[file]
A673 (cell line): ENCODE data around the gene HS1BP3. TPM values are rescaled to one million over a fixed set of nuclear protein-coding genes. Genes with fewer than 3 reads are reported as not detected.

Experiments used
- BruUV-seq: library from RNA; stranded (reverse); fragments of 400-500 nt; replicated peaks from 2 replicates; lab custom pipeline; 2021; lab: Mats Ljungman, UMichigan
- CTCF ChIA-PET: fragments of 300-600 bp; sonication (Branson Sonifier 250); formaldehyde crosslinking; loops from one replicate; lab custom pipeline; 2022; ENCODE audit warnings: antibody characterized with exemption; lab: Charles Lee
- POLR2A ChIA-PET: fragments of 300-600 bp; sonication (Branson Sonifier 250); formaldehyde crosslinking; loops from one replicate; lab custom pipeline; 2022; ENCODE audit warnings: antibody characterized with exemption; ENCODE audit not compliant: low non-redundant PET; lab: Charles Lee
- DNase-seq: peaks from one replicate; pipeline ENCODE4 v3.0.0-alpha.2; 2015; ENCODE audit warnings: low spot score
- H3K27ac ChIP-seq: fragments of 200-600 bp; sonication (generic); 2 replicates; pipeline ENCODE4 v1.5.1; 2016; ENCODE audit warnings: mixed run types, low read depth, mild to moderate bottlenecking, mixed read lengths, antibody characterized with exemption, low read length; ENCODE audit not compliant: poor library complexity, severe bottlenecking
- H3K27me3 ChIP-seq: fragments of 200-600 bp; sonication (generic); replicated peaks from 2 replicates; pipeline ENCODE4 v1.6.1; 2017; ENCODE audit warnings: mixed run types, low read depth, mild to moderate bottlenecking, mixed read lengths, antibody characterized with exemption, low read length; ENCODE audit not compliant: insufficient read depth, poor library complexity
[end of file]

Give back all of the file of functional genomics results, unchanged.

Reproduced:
A673 (cell line): ENCODE data around the gene HS1BP3. TPM values are rescaled to one million over a fixed set of nuclear protein-coding genes. Genes with fewer than 3 reads are reported as not detected.

Experiments used
- BruUV-seq: library from RNA; stranded (reverse); fragments of 400-500 nt; replicated peaks from 2 replicates; lab custom pipeline; 2021; lab: Mats Ljungman, UMichigan
- CTCF ChIA-PET: fragments of 300-600 bp; sonication (Branson Sonifier 250); formaldehyde crosslinking; loops from one replicate; lab custom pipeline; 2022; ENCODE audit warnings: antibody characterized with exemption; lab: Charles Lee
- POLR2A ChIA-PET: fragments of 300-600 bp; sonication (Branson Sonifier 250); formaldehyde crosslinking; loops from one replicate; lab custom pipeline; 2022; ENCODE audit warnings: antibody characterized with exemption; ENCODE audit not compliant: low non-redundant PET; lab: Charles Lee
- DNase-seq: peaks from one replicate; pipeline ENCODE4 v3.0.0-alpha.2; 2015; ENCODE audit warnings: low spot score
- H3K27ac ChIP-seq: fragments of 200-600 bp; sonication (generic); 2 replicates; pipeline ENCODE4 v1.5.1; 2016; ENCODE audit warnings: mixed run types, low read depth, mild to moderate bottlenecking, mixed read lengths, antibody characterized with exemption, low read length; ENCODE audit not compliant: poor library complexity, severe bottlenecking
- H3K27me3 ChIP-seq: fragments of 200-600 bp; sonication (generic); replicated peaks from 2 replicates; pipeline ENCODE4 v1.6.1; 2017; ENCODE audit warnings: mixed run types, low read depth, mild to moderate bottlenecking, mixed read lengths, antibody characterized with exemption, low read length; ENCODE audit not compliant: insufficient read depth, poor library complexity